Study by Dr. John Russell, commissioned by Michigan legislature, determines need for a new four-year college in Grand Rapids area—the first in 60 years independent of existing institution.
L. William Seidman creates Committee to Establish a Four-Year College (CEFYC) to study Russell Report, obtain legislative support, and begin process of planning and promoting a four-year institution.
For more information about the founding of Grand Valley, link to the narrative history, Section One, Part I, "High Hopes."
The Grand Rapids Foundation funds a more detailed study by John X. Jamrich. "A New College: A Report to the Legislative and Citizens Committees on the Eight County Study of Higher Education Needs in Allegan, Barry, Ionia, Kent, Montcalm, Muskegon, Newaygo, and Ottawa Counties," published on November 30.
Public Act 120 of the 70th Legislature of the State of Michigan, Regular Session 1960 (House Bill No. 477), to establish and regulate a state institution of higher learning, is signed into law.
Million Dollar Fund Drive set up to raise private money required by legislation. $350,000 raised for purchase of campus site and over $1,000,000 for building program from over 5,000 individuals, organizations, and businesses in eight-county area.
College Naming Contest draws 2500 submissions. Several suggest Grand Valley State College; drawing held in March 1961 from those entries for prize of four-year tuition scholarship. Winner gives scholarship to his 7-year-old sister.
Thirty-six member Site Committee forms to evaluate locations for new college in one of the eight counties of the area: Allegan, Barry, Ionia, Kent, Montcalm, Muskegon, Newaygo and Ottawa. By March 10, 1961, 20 sites are under consideration.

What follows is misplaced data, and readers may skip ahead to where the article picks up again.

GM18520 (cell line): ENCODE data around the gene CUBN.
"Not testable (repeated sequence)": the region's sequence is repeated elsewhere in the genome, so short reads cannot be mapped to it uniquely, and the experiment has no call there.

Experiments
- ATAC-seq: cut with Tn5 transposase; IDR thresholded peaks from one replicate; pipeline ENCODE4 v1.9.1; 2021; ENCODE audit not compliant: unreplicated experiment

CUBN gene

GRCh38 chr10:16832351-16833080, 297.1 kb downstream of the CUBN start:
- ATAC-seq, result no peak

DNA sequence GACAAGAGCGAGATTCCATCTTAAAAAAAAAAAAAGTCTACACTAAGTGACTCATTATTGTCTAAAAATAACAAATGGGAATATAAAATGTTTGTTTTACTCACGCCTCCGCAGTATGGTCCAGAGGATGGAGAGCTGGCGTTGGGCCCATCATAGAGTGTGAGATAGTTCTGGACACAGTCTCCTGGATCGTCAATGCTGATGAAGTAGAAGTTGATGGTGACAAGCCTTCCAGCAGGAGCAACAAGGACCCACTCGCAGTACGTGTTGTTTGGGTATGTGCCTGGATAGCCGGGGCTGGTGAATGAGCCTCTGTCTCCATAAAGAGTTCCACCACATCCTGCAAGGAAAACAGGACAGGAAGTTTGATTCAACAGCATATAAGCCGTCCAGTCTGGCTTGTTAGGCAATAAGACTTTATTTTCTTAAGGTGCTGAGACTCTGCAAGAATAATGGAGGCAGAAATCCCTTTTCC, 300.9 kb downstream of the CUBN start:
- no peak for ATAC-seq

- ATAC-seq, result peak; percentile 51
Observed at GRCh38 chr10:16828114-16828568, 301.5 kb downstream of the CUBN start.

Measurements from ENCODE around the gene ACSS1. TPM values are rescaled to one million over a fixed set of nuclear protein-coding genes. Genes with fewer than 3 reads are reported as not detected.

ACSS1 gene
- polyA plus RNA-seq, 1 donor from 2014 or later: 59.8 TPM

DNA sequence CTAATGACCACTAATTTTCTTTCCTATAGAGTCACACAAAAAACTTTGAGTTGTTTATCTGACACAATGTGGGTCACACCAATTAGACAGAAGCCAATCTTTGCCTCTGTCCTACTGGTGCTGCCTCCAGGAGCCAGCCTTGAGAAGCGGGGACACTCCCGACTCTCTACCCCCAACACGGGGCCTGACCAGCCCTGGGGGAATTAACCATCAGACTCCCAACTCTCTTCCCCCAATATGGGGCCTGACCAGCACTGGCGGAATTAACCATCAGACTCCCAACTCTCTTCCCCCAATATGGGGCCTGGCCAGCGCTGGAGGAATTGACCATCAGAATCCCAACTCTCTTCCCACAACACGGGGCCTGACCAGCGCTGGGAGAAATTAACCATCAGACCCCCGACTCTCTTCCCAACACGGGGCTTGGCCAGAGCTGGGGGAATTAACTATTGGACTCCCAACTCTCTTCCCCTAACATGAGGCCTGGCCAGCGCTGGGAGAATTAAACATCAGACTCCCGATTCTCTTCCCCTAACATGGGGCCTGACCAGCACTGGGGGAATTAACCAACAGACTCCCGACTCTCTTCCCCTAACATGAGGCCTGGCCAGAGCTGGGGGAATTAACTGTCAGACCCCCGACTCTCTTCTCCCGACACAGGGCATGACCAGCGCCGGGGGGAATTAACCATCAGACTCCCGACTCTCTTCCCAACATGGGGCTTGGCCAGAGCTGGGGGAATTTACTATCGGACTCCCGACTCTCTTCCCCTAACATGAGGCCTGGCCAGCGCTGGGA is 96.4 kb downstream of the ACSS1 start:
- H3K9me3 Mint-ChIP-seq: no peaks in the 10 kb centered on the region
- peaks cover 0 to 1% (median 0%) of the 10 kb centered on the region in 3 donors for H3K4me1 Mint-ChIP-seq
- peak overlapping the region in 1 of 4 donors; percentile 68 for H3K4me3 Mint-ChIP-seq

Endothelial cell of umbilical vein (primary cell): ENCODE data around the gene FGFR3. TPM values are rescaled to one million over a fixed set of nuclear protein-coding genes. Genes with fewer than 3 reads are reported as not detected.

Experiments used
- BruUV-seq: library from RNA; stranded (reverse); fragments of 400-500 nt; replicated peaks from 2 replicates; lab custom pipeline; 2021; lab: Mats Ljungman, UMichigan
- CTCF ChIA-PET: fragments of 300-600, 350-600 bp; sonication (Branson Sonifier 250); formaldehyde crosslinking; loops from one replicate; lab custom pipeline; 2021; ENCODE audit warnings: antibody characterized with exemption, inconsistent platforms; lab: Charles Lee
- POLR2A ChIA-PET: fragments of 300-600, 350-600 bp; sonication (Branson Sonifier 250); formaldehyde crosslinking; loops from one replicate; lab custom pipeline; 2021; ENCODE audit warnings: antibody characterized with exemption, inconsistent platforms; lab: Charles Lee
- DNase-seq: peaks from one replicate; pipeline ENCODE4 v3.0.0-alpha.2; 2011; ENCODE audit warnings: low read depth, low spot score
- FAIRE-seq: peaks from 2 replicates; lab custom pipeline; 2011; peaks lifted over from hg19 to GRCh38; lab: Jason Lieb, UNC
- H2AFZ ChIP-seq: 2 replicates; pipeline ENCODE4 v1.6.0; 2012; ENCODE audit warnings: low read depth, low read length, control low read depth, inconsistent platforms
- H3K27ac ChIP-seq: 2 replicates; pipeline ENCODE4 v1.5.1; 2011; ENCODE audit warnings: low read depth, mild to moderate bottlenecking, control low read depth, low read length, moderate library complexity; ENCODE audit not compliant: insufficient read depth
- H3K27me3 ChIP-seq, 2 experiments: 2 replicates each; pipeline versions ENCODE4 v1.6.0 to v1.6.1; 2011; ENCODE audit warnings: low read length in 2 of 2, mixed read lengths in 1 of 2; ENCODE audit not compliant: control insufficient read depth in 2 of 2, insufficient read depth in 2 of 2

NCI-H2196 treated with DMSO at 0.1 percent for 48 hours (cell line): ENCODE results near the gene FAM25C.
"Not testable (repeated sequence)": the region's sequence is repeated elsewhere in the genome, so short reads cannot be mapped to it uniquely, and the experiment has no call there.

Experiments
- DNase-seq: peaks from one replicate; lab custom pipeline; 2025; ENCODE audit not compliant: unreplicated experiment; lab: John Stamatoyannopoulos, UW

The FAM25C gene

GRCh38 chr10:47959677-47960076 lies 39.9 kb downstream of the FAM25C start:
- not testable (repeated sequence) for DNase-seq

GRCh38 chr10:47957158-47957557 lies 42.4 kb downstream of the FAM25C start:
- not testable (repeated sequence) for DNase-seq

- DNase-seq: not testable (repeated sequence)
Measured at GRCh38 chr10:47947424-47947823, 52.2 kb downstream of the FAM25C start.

Grand Valley College Board of Control sworn in and holds first meeting in office of Governor G. Mennen Williams.
Citizen’s Advisory Council is created to involve community in establishment of college.
University of Michigan, Michigan State, Wayne State, Western Michigan, and Grand Rapids Junior College provide assistance for development and planning.
Board of Control selects 876-acre site bordered by Grand River in Allendale, Michigan in Ottawa County. 10-year master plan for campus developed, architects hired.
For more information about the site selection process, link to the narrative history, Section One, Part IV, "A Place for Us."
Governor Swainson signs higher education appropriations act providing $150,000 for Grand Valley operations funding for fiscal year 1961-62.
Administrative offices moved from Randall House in Grand Rapids to remodeled farmhouse on new campus.
Dr. James H. Zumberge, professor of geology at University of Michigan, appointed first president of Grand Valley State College.
For more information about Dr. Zumberge, link to the narrative history, Section One, Part VII, "The Right People."
Groundbreaking for college’s first academic buildings.
First library set up in The Pink House, a small residence and garage, to prepare for new library planned for second floor of Lake Superior Hall. First acquisition of literature and rare books for the library.
First prize awarded to anonymous contestant among 60 submissions for design of college seal.
First catalog describing educational program printed.
First students accepted to start as freshmen in 1963.
First faculty hired.